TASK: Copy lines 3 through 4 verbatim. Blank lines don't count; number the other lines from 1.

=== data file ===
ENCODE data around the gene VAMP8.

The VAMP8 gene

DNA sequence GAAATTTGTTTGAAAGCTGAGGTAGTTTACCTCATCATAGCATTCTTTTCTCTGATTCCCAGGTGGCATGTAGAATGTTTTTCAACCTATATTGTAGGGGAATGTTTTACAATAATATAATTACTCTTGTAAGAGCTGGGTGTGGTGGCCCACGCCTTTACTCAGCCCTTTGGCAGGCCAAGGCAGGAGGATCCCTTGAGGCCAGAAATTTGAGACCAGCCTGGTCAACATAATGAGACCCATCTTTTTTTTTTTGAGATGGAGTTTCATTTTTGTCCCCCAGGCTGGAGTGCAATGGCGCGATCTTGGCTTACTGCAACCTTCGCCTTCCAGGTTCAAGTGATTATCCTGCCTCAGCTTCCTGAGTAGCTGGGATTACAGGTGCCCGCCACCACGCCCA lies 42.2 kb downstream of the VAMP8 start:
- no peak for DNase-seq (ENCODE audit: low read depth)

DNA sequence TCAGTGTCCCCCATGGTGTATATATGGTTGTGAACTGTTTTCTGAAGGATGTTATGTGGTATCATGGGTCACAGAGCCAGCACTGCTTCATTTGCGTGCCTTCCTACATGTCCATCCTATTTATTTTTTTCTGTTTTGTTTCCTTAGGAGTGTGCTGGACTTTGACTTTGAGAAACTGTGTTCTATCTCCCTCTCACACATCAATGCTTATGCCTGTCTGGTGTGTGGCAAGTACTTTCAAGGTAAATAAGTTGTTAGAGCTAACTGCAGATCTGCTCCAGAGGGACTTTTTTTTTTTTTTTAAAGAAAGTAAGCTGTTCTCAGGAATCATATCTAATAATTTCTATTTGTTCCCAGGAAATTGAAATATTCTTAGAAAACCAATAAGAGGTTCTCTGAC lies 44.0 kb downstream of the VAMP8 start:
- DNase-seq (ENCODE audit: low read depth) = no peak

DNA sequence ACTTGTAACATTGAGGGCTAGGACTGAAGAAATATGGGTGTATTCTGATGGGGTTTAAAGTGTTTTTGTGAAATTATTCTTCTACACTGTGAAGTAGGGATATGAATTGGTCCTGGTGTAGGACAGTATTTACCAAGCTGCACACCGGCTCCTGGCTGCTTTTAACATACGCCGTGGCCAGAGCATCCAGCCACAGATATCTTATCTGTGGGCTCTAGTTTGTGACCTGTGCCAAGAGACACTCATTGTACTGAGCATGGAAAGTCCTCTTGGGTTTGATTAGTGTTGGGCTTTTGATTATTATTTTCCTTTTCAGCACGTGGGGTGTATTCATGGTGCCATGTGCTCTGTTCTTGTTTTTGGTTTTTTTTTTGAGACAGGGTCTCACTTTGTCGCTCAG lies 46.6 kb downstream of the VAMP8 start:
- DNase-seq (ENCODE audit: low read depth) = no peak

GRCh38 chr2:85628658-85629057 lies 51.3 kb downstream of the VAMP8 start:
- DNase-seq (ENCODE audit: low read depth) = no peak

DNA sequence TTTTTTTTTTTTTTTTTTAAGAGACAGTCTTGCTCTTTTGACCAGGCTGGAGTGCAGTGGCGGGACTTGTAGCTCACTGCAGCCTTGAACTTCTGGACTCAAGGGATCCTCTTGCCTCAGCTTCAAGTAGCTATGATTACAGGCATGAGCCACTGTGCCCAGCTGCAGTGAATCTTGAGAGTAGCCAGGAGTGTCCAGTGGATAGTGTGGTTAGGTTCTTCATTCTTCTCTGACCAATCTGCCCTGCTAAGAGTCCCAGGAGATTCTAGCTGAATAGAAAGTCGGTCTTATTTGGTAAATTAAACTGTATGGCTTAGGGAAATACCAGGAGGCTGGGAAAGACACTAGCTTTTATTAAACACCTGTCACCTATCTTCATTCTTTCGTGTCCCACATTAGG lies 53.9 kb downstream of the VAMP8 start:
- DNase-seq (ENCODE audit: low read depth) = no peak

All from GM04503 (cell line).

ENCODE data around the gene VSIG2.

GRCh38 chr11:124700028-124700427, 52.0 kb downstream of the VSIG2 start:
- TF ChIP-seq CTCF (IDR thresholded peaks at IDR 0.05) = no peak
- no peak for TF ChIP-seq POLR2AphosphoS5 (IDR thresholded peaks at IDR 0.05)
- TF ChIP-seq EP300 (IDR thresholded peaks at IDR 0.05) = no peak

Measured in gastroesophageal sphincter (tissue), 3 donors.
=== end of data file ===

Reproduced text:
DNA sequence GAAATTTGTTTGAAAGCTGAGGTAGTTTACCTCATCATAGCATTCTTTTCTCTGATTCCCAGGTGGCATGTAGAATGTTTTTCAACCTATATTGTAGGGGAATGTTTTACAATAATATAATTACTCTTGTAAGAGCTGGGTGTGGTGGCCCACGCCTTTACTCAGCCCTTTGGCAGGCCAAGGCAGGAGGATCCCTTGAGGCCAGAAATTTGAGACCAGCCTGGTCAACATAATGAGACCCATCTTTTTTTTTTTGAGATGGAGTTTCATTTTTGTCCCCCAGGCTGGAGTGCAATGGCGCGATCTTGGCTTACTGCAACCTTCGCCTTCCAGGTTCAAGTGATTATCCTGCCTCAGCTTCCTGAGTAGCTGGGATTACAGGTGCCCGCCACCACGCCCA lies 42.2 kb downstream of the VAMP8 start:
- no peak for DNase-seq (ENCODE audit: low read depth)